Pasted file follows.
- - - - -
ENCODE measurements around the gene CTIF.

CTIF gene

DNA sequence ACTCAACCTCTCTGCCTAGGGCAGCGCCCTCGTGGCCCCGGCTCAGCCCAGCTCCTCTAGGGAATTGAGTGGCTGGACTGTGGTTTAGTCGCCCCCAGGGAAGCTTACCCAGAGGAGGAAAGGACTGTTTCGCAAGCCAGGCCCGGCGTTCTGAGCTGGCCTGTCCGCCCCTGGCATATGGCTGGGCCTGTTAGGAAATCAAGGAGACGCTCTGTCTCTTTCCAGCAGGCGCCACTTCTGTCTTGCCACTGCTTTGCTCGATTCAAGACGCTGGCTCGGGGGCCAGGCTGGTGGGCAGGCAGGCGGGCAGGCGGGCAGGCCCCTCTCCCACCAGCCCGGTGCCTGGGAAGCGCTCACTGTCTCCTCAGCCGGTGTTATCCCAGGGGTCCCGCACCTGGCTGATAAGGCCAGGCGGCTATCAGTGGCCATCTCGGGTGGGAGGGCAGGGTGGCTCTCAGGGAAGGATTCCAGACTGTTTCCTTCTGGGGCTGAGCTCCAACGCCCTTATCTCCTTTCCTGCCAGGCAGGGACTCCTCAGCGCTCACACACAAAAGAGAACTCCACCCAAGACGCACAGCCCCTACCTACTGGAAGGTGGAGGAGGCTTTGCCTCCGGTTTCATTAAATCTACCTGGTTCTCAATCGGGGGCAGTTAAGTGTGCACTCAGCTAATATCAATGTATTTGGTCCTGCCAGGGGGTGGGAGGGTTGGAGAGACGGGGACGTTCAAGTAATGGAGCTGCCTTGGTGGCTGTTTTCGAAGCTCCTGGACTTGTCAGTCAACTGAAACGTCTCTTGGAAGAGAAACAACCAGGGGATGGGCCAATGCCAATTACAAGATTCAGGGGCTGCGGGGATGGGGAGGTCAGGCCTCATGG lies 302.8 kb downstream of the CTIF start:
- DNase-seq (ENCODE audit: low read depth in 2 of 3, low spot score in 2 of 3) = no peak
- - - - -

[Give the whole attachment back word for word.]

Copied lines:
ENCODE measurements around the gene CTIF.

CTIF gene

DNA sequence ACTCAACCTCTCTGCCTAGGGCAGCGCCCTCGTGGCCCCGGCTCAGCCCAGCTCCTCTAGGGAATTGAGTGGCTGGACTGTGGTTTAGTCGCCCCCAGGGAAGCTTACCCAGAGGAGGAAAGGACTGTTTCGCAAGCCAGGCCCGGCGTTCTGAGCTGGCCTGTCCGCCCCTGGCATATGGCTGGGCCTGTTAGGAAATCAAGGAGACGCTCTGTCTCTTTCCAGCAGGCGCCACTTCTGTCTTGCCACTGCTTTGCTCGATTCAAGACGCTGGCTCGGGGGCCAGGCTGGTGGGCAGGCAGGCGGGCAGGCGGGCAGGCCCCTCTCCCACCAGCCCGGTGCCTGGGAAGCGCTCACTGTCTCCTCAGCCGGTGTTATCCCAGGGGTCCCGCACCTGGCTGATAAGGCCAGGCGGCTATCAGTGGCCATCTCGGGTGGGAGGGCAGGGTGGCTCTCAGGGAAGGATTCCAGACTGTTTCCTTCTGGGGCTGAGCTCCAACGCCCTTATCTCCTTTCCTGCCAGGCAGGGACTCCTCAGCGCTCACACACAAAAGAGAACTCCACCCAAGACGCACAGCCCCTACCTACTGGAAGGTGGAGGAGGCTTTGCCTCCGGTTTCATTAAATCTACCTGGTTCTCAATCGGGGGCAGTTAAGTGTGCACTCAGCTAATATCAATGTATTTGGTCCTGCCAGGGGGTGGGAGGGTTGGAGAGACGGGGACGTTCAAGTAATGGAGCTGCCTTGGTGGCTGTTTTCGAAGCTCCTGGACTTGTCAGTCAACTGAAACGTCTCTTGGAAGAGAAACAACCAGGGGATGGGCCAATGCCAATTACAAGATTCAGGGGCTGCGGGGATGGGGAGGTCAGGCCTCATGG lies 302.8 kb downstream of the CTIF start:
- DNase-seq (ENCODE audit: low read depth in 2 of 3, low spot score in 2 of 3) = no peak